Tech Companies Cast Large Shadow Over Tap to Pay
Google and Apple have enormous influence over how tap-to-pay technology and open banking develop over the long term, according to a recent report by the Consumer Financial Protection Bureau.
At the heart of the issue lies the dominance of Apple’s iOS and Google’s Android operating systems. As of the second quarter of 2023, Apple’s iOS was found on 55 percent of smartphones shipped in the United States, with Google’s Android on 45 percent. These tech giants effectively control the tap-to-pay market, regulating app developers’ access to the near-field communication (NFC) technology required to enable the transactions.
Apple goes a step further by forbidding third-party payment apps from accessing NFC, effectively monopolizing tap-to-pay through Apple Pay.
NFC technology plays a pivotal role in contactless payments through mobile devices. Its inclusion in mobile devices and payment terminals has driven the growth of tap-to-pay transactions. Financial services providers are eager to facilitate point-of-sale payments, but the stranglehold of Apple’s iOS restricts their access to NFC capabilities. This means widely used payment apps like PayPal and Cash App can’t rely on NFC technology, forcing consumers to use Apple Pay exclusively.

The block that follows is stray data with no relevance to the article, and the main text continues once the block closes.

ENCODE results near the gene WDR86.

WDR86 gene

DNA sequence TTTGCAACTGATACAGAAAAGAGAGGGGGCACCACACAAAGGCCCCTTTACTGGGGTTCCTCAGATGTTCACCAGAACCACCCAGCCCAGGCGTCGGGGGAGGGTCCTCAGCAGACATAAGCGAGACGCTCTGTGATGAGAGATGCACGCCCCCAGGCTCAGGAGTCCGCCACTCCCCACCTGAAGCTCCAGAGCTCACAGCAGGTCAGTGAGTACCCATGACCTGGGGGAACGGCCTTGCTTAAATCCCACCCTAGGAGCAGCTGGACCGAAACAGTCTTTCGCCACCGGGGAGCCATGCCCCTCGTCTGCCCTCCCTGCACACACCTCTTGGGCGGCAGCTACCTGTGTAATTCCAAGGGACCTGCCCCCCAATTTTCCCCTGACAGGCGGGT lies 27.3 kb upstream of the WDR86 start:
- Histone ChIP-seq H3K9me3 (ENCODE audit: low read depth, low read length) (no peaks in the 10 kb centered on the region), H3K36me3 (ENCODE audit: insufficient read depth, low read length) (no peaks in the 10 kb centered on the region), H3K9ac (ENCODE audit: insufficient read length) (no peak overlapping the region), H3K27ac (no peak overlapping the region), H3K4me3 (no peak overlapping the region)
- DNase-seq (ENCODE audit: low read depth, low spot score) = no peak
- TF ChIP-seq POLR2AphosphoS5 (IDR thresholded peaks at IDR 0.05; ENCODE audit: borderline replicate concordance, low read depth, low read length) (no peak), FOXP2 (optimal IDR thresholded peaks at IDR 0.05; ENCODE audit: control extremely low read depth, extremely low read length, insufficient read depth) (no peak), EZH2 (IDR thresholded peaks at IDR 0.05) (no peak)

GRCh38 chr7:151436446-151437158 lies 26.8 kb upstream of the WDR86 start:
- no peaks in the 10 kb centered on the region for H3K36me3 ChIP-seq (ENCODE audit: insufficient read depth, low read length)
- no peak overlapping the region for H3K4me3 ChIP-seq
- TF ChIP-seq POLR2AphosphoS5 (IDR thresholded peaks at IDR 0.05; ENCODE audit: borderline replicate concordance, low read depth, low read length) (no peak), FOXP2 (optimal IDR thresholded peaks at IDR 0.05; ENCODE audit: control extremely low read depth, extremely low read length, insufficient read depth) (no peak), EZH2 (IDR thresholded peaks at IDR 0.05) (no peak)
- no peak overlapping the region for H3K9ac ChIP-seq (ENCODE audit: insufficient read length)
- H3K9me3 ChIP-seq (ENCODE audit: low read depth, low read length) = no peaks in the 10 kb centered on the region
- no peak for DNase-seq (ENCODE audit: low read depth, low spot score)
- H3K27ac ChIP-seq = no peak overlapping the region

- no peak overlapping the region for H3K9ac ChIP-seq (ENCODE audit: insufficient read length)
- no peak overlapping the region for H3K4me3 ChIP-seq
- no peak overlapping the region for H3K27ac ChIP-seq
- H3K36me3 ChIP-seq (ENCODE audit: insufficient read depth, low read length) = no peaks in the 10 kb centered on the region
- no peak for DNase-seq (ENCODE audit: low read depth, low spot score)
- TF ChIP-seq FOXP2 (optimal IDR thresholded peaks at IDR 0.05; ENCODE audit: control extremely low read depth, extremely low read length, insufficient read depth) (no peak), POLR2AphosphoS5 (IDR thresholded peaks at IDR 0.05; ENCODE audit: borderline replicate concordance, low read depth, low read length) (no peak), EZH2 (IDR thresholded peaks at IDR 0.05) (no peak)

Although Google’s Android operating system currently allows third-party access to NFC capabilities, the CFPB warns that this could change given Google’s market position and relationships with hardware manufacturers.
These mobile device restrictions have far-reaching consequences. They inhibit choice and innovation in consumer payments, potentially hindering the growth of open banking. Lower-cost open-banking-powered payment innovations could also be at risk, making it harder for consumers to make POS transactions directly from their bank accounts. In a world striving for open ecosystems, these restrictions limit competition and interoperability.
“The CFPB joins the European Commission in taking issue with Apple’s ability to restrict access to NFC technology on iPhones for digital wallets,” said Daniel Keyes, Head of Merchant Services at Javelin Strategy & Research. “If Apple ever opened up access to iPhone’s NFC technology it would put Apple Pay’s competitors on more even footing with Apple’s mobile wallet, but Apple Pay’s years-long head start would likely enable it to remain popular and continue as the leading mobile wallet on iOS devices.”